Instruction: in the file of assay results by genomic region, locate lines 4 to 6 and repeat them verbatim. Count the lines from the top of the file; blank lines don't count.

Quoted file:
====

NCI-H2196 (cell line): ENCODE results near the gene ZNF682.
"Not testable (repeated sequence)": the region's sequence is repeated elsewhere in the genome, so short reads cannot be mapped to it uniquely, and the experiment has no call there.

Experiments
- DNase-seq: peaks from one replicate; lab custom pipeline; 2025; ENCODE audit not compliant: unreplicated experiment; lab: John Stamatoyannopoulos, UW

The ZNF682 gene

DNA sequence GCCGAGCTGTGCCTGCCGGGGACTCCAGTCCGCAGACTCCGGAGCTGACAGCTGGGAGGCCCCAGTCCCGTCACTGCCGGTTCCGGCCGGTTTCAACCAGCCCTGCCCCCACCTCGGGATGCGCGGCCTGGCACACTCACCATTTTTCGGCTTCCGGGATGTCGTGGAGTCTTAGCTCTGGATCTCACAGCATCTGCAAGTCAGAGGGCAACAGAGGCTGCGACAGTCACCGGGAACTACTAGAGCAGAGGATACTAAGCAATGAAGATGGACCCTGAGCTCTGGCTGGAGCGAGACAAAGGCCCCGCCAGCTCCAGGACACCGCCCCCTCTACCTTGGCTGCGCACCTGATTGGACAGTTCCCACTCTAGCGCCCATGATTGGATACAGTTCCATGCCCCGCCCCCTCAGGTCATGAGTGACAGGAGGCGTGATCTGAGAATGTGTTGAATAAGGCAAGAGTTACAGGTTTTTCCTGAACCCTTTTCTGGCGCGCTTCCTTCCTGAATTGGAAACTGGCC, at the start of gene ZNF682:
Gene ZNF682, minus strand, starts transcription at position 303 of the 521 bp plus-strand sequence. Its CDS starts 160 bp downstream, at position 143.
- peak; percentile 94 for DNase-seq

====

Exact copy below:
- DNase-seq: peaks from one replicate; lab custom pipeline; 2025; ENCODE audit not compliant: unreplicated experiment; lab: John Stamatoyannopoulos, UW

The ZNF682 gene

DNA sequence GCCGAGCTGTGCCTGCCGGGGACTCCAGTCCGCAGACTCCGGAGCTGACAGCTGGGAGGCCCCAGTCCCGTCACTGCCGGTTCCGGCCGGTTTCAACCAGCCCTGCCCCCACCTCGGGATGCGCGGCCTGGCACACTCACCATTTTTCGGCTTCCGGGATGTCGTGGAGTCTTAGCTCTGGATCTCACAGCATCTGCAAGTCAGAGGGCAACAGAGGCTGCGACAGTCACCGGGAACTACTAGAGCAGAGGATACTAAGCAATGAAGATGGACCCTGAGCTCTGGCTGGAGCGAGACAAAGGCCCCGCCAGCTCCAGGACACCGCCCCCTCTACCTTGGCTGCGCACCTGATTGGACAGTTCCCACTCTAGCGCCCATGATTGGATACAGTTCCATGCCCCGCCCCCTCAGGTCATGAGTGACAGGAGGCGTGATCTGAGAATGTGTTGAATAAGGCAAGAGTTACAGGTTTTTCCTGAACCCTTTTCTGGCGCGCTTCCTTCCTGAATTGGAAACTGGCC, at the start of gene ZNF682: